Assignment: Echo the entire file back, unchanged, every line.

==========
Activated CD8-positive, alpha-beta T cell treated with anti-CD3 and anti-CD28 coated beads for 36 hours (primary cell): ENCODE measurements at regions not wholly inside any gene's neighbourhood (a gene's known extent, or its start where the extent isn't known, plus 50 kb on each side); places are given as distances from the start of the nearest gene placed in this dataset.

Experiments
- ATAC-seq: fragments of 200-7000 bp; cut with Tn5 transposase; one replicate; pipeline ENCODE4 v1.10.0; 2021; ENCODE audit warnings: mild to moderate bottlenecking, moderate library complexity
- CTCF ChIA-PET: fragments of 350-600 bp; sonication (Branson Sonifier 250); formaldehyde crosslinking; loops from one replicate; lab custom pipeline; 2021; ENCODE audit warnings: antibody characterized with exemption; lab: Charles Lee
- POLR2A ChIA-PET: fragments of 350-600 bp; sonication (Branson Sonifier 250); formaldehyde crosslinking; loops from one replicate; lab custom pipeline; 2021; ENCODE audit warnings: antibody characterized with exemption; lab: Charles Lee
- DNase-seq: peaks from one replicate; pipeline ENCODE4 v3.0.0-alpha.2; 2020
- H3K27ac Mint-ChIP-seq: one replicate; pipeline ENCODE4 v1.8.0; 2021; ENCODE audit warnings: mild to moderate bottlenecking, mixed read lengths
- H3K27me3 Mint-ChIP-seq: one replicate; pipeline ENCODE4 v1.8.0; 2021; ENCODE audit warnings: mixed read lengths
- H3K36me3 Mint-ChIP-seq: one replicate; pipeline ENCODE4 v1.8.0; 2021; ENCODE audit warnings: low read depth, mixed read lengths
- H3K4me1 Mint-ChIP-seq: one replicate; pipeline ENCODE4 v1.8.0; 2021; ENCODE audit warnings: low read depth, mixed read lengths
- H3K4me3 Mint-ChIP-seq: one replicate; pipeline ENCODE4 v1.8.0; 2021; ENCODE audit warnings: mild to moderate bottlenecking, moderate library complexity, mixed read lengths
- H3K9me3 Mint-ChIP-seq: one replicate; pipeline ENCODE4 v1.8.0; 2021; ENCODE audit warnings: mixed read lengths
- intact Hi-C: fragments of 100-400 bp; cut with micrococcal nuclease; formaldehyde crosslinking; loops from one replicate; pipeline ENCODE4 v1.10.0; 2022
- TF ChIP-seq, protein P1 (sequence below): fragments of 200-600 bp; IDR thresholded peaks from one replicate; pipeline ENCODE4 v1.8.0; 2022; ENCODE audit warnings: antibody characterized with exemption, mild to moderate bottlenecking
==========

Activated CD8-positive, alpha-beta T cell treated with anti-CD3 and anti-CD28 coated beads for 36 hours (primary cell): ENCODE measurements at regions not wholly inside any gene's neighbourhood (a gene's known extent, or its start where the extent isn't known, plus 50 kb on each side); places are given as distances from the start of the nearest gene placed in this dataset.

Experiments
- ATAC-seq: fragments of 200-7000 bp; cut with Tn5 transposase; one replicate; pipeline ENCODE4 v1.10.0; 2021; ENCODE audit warnings: mild to moderate bottlenecking, moderate library complexity
- CTCF ChIA-PET: fragments of 350-600 bp; sonication (Branson Sonifier 250); formaldehyde crosslinking; loops from one replicate; lab custom pipeline; 2021; ENCODE audit warnings: antibody characterized with exemption; lab: Charles Lee
- POLR2A ChIA-PET: fragments of 350-600 bp; sonication (Branson Sonifier 250); formaldehyde crosslinking; loops from one replicate; lab custom pipeline; 2021; ENCODE audit warnings: antibody characterized with exemption; lab: Charles Lee
- DNase-seq: peaks from one replicate; pipeline ENCODE4 v3.0.0-alpha.2; 2020
- H3K27ac Mint-ChIP-seq: one replicate; pipeline ENCODE4 v1.8.0; 2021; ENCODE audit warnings: mild to moderate bottlenecking, mixed read lengths
- H3K27me3 Mint-ChIP-seq: one replicate; pipeline ENCODE4 v1.8.0; 2021; ENCODE audit warnings: mixed read lengths
- H3K36me3 Mint-ChIP-seq: one replicate; pipeline ENCODE4 v1.8.0; 2021; ENCODE audit warnings: low read depth, mixed read lengths
- H3K4me1 Mint-ChIP-seq: one replicate; pipeline ENCODE4 v1.8.0; 2021; ENCODE audit warnings: low read depth, mixed read lengths
- H3K4me3 Mint-ChIP-seq: one replicate; pipeline ENCODE4 v1.8.0; 2021; ENCODE audit warnings: mild to moderate bottlenecking, moderate library complexity, mixed read lengths
- H3K9me3 Mint-ChIP-seq: one replicate; pipeline ENCODE4 v1.8.0; 2021; ENCODE audit warnings: mixed read lengths
- intact Hi-C: fragments of 100-400 bp; cut with micrococcal nuclease; formaldehyde crosslinking; loops from one replicate; pipeline ENCODE4 v1.10.0; 2022
- TF ChIP-seq, protein P1 (sequence below): fragments of 200-600 bp; IDR thresholded peaks from one replicate; pipeline ENCODE4 v1.8.0; 2022; ENCODE audit warnings: antibody characterized with exemption, mild to moderate bottlenecking